The Administrative Law Judge concluded that the Company had refused to bargain in good faith with the Union by refusing to furnish it with documentary evidence containing the names and addresses of its customers during 1975 for whom work was done with construction equipment, as well as the dates on which such work was performed. He determined that the requested information was potentially relevant and material in connection with the Union's January 8 grievance and stated that the record contained no evidence that the Union would utilize the requested information improperly. Because of the foregoing testimony of employees Shrader and Hill, he decided that it was reasonable for the Union to contact the Company's customers directly concerning these matters instead of through some independent third party. He concluded that the Company had violated Section 8(a) (5) and (1) of the Act (29 U.S.C. § 158(a) (5) and (1)) and recommended a remedial order and the posting of a prescribed notice by the Company.

The Labor Board affirmed the Administrative Law Judge except that it separately stated his conclusions of law. The Board also made stylistic changes in the recommended notice.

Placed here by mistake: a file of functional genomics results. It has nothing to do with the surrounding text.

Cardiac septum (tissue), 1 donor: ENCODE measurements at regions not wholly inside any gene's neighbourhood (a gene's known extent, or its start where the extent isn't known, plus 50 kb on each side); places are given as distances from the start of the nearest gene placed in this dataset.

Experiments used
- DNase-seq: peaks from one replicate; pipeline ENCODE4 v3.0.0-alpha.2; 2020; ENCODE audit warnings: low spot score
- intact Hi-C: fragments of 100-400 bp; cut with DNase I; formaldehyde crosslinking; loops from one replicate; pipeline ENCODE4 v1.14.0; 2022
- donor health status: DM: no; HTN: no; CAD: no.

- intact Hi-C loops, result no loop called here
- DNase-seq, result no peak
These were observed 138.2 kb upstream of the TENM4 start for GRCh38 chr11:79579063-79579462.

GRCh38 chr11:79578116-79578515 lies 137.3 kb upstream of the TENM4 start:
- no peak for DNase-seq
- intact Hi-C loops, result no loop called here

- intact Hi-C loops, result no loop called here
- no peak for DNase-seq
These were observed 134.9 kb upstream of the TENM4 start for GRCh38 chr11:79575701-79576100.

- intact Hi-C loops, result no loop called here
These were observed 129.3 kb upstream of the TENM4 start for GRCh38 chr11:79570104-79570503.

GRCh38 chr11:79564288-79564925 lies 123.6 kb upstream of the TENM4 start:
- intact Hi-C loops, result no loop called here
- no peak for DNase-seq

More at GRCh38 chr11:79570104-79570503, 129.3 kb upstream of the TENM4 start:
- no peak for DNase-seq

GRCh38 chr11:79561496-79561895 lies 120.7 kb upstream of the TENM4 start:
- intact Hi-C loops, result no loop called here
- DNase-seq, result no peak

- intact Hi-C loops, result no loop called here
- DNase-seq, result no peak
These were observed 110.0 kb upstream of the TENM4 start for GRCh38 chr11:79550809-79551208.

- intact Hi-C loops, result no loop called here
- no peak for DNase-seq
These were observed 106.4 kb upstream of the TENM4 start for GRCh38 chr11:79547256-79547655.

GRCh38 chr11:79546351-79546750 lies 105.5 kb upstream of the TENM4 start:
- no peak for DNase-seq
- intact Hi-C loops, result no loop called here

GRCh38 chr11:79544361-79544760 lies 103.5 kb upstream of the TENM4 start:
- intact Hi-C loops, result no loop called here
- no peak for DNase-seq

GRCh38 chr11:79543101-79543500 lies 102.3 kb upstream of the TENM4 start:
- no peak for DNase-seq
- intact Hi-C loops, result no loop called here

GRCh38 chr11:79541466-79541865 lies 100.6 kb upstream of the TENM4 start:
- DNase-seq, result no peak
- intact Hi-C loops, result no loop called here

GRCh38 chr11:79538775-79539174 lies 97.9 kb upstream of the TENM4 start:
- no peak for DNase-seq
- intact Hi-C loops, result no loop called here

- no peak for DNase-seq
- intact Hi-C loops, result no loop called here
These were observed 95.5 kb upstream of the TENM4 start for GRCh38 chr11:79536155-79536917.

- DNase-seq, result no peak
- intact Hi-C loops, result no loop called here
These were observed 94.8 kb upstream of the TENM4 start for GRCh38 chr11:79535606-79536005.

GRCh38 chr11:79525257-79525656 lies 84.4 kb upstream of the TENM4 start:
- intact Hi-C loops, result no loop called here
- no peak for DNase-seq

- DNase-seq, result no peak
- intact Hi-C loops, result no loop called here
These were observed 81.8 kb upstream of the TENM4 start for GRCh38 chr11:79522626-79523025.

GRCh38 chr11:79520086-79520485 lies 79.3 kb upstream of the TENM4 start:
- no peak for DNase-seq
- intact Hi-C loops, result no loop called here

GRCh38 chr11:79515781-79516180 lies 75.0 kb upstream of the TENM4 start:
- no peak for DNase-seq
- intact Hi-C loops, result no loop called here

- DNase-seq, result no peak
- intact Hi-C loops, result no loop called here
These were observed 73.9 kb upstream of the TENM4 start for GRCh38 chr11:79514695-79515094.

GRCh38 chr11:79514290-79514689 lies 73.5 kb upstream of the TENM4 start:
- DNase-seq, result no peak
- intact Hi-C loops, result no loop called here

The Company's principal argument is that the National Labor relations Act does not require disclosure of a customer list. We disagree. National Labor Relations Board v. Truitt Mfg. Co., 351 U.S. 149, 76 S. Ct. 753, 100 L. Ed. 1027, authoritatively established that an employer violates Section 8(a) (5) of the Act if it refuses to give the union information that it needs as the bargaining representative of a group of employees. Here the Company's records failed to record any hours worked by Thimke on Saturday, September 13, although the Union's business representative saw him working that day. Two former employees of the Company corroborated the Union's suspicion of under-compensation by telling Retzack about the Company's use of two time cards, one in detail and the other blank, and that they never received overtime pay. It therefore became appropriate for the Union to check with the Company's customers to determine whether the Company was falsifying payroll records as contended in the Union's January 8 grievance. It is well settled that an employer must give information to a union when, as here, it may be useful as to a pending grievance. National Labor Relations Board v. Acme Industrial Co., 385 U.S. 432, 437-438, 87 S. Ct. 565, 17 L. Ed. 2d 495. As in Texaco, Inc. v. National Labor Relations Board, 407 F.2d 754, 758 (7th Cir. 1969), and National Labor Relations Board v. Northwestern Publishing Co.,343 F.2d 521, 525 (7th Cir. 1965), because of the need for verification, it is immaterial that the Union might secure some overtime information from its own members. While the Company attempted to show that some of its customers would be unwilling or unable to supply information to the Union relevant to its grievance, under Acme Industrial Co., supra, the Union is at least entitled to attempt to bolster its case through the customers. Whether it will succeed or not is not an issue here. Similarly, the Company's implicit argument that its employees were properly paid because, among other facts alleged, independent auditors found "no deficiencies" does not mean that the Union can be denied relevant evidence to make a contrary argument, at least when some support exists for the Union's position.3